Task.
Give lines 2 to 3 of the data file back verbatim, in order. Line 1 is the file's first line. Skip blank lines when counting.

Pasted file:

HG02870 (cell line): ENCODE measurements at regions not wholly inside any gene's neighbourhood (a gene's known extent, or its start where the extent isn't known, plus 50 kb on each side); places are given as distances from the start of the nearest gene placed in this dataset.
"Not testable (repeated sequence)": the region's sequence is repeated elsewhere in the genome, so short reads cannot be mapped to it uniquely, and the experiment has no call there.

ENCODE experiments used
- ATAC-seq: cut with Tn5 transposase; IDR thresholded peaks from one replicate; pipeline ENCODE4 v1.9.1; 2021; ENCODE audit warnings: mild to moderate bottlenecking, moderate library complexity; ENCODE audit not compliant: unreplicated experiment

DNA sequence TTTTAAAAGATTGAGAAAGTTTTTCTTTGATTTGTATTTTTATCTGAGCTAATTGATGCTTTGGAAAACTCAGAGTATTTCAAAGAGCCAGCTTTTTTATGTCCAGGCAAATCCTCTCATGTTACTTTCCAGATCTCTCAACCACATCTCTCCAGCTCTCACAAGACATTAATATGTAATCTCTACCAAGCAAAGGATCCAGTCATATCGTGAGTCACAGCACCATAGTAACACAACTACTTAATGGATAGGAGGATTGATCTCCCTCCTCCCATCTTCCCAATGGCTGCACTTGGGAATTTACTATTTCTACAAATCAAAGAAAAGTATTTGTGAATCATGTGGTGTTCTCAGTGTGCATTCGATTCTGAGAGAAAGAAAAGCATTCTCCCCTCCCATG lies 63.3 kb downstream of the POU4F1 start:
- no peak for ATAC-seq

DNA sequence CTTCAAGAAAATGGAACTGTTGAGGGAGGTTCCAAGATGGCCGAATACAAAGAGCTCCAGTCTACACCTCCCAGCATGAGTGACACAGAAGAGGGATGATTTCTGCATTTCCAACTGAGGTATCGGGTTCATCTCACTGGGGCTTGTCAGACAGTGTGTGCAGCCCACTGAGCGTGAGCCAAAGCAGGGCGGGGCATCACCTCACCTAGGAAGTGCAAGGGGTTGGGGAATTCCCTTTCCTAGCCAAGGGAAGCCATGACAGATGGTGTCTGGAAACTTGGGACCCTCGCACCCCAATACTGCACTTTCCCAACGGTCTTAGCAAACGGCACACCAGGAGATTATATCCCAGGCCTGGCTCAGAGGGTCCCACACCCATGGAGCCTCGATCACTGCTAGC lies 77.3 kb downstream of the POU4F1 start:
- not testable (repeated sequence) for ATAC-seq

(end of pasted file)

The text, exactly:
"Not testable (repeated sequence)": the region's sequence is repeated elsewhere in the genome, so short reads cannot be mapped to it uniquely, and the experiment has no call there.

ENCODE experiments used